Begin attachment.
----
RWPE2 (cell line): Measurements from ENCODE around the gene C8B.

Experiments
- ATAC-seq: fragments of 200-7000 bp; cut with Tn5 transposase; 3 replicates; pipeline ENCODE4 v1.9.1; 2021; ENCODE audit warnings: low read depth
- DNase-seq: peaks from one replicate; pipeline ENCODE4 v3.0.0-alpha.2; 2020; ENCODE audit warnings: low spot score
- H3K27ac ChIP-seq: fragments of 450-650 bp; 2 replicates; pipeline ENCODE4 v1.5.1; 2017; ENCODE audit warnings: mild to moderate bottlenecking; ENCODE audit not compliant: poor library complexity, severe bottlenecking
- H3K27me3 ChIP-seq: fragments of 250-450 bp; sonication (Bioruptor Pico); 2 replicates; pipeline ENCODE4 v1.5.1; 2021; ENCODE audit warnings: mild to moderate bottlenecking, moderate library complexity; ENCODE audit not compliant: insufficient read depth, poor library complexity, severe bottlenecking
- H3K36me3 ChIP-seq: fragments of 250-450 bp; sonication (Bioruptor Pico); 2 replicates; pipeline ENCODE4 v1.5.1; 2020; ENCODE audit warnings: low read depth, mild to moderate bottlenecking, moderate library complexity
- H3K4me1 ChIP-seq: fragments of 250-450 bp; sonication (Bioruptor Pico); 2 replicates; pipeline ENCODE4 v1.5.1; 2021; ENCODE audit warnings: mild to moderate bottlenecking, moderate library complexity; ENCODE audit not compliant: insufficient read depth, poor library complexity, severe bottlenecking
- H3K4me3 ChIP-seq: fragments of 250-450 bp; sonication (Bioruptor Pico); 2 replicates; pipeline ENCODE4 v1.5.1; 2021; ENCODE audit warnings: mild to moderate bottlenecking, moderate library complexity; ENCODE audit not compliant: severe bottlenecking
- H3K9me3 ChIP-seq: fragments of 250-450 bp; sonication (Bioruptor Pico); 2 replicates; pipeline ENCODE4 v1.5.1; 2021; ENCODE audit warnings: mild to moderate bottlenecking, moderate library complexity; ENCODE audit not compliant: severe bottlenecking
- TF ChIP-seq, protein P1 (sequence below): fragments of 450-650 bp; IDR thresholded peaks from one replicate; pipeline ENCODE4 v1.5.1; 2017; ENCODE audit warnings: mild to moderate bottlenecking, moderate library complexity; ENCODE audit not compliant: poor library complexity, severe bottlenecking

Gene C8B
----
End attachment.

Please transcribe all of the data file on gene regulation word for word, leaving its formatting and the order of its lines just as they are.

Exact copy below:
RWPE2 (cell line): Measurements from ENCODE around the gene C8B.

Experiments
- ATAC-seq: fragments of 200-7000 bp; cut with Tn5 transposase; 3 replicates; pipeline ENCODE4 v1.9.1; 2021; ENCODE audit warnings: low read depth
- DNase-seq: peaks from one replicate; pipeline ENCODE4 v3.0.0-alpha.2; 2020; ENCODE audit warnings: low spot score
- H3K27ac ChIP-seq: fragments of 450-650 bp; 2 replicates; pipeline ENCODE4 v1.5.1; 2017; ENCODE audit warnings: mild to moderate bottlenecking; ENCODE audit not compliant: poor library complexity, severe bottlenecking
- H3K27me3 ChIP-seq: fragments of 250-450 bp; sonication (Bioruptor Pico); 2 replicates; pipeline ENCODE4 v1.5.1; 2021; ENCODE audit warnings: mild to moderate bottlenecking, moderate library complexity; ENCODE audit not compliant: insufficient read depth, poor library complexity, severe bottlenecking
- H3K36me3 ChIP-seq: fragments of 250-450 bp; sonication (Bioruptor Pico); 2 replicates; pipeline ENCODE4 v1.5.1; 2020; ENCODE audit warnings: low read depth, mild to moderate bottlenecking, moderate library complexity
- H3K4me1 ChIP-seq: fragments of 250-450 bp; sonication (Bioruptor Pico); 2 replicates; pipeline ENCODE4 v1.5.1; 2021; ENCODE audit warnings: mild to moderate bottlenecking, moderate library complexity; ENCODE audit not compliant: insufficient read depth, poor library complexity, severe bottlenecking
- H3K4me3 ChIP-seq: fragments of 250-450 bp; sonication (Bioruptor Pico); 2 replicates; pipeline ENCODE4 v1.5.1; 2021; ENCODE audit warnings: mild to moderate bottlenecking, moderate library complexity; ENCODE audit not compliant: severe bottlenecking
- H3K9me3 ChIP-seq: fragments of 250-450 bp; sonication (Bioruptor Pico); 2 replicates; pipeline ENCODE4 v1.5.1; 2021; ENCODE audit warnings: mild to moderate bottlenecking, moderate library complexity; ENCODE audit not compliant: severe bottlenecking
- TF ChIP-seq, protein P1 (sequence below): fragments of 450-650 bp; IDR thresholded peaks from one replicate; pipeline ENCODE4 v1.5.1; 2017; ENCODE audit warnings: mild to moderate bottlenecking, moderate library complexity; ENCODE audit not compliant: poor library complexity, severe bottlenecking

Gene C8B